In today’s health networks, every patient’s ePHI is spread well beyond the perimeters of a hospital’s four walls. This creates the “dark PHI” problem – the new reality that, outside the EMR, more than 80 percent of healthcare data is unstructured. Basically, ePHI is everywhere – and it’s invisible.

Wherever sensitive ePHI is stored, healthcare organizations now must keep track of it everywhere. Whether it’s on local servers, on their network, in the cloud, or on email, ePHI must be tracked. This means more than simply knowing exactly which clinicians are accessing the ePHI – organizations must also know how ePHI is being used, the security posture of its location, and the identity of the patient.

Only with this information will a healthcare organization have the “ground truth” about its ePHI. This makes it critical to have visibility into where ePHI is, how it is being accessed, where it is moving, and who is the patient.

Reducing ePHI breach liability begins with a complete inventory

To deal with the new data attacks,the change in strategy is towards reducing ePHI breach liability. To achieve this reduction, organizations should start with a complete inventory and liability analysis for ePHI at rest.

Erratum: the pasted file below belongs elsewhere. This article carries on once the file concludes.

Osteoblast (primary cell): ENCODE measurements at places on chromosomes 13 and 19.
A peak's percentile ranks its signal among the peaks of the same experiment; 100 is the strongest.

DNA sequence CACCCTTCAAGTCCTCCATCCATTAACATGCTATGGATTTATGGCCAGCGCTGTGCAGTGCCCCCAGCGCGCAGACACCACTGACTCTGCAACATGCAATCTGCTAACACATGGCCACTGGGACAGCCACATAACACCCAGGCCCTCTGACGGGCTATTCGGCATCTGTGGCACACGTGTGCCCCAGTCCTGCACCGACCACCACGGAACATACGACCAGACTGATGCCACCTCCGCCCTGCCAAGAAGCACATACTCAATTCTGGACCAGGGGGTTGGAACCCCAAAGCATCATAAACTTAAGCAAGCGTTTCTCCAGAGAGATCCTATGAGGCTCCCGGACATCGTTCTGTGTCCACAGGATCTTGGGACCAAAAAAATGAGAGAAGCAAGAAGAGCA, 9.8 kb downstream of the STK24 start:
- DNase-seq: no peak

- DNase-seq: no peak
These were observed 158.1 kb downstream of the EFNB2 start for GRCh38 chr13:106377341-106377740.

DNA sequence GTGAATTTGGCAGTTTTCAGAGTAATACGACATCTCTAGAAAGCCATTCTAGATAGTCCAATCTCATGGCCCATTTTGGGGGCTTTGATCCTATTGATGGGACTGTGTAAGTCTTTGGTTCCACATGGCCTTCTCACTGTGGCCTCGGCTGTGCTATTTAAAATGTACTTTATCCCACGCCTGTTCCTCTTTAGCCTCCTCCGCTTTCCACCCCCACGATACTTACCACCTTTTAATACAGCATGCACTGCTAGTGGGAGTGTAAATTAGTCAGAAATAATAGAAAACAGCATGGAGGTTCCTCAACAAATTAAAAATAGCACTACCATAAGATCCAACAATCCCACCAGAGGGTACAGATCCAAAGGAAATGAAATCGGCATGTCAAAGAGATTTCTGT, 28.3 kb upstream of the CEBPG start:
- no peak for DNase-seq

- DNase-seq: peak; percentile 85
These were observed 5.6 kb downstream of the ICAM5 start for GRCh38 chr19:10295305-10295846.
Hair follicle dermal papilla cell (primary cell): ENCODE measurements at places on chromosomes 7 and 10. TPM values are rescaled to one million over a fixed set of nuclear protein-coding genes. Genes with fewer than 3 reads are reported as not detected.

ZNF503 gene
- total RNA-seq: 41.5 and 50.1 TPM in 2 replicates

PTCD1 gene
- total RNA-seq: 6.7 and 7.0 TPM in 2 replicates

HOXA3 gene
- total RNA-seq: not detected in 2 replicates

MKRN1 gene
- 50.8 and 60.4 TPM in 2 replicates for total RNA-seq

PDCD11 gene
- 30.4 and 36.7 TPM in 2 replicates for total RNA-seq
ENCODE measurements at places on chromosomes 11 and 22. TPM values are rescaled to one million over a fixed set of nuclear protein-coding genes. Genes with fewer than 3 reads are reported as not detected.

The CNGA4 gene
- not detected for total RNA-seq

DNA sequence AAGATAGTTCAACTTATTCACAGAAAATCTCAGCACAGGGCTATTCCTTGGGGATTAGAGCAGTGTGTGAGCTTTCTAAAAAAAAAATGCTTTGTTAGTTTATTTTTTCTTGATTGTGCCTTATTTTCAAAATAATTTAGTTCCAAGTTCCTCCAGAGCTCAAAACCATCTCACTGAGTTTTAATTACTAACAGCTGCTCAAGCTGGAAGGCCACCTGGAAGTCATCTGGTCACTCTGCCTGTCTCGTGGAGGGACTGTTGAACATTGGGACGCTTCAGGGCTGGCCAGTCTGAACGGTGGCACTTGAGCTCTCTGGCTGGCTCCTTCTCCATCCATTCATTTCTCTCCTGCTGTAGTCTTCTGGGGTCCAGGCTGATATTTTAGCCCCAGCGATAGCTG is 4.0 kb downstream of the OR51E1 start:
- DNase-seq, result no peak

To strive for breach liability reduction, organizations should conduct a pre-breach inventory and liability reduction analysis for ePHI stored outside the EMR. This includes junk drawers, file servers, cloud drives – basically, anything you can map a drive to.

This should position you to identify and remove unused or stale ePHI. This step helps you reduce the potential loss from a ransomware attack and reduce ePHI exposure due to phished user credentials. The breach liability reduction analysis will also tell you where ePHI “leakage” into partner/ISV systems and backends occurs, and it will facilitate post-breach forensic analysis, as well as reporting and notifications.

What about ePHI that is in use, in transit or with laptop, in transport? This requires its own real-time analysis and mitigation. The key is to reduce what can be stolenand have a complete archive of all data. With a multi-stage strategy for reducing the liability, organizations have a better security posture without compromising the ability to use that data.

The right solution

Healthcare systems should be very concerned about cyberattacks reaching the most critical asset: ePHI.

The right solution requires monitoring across endpoints and server environments to gain visibility into ePHI. Once ePHI is identified and prioritized across an organization’s highest risk endpoints and servers, the security team can rapidly “lock it down” via remediation and response tools.

Only then will an organization have real-time awareness of its ePHI landscape. This will minimize the attack surface of vulnerable and “shadow” ePHI, providing a systematic approach to defense that minimizes ePHI data liability.

This way, if you do get compromised, you can manage the fallout.

About the author

David Ting is the founder and chief technology officer of Tausight. He’s also the founder of Imprivata.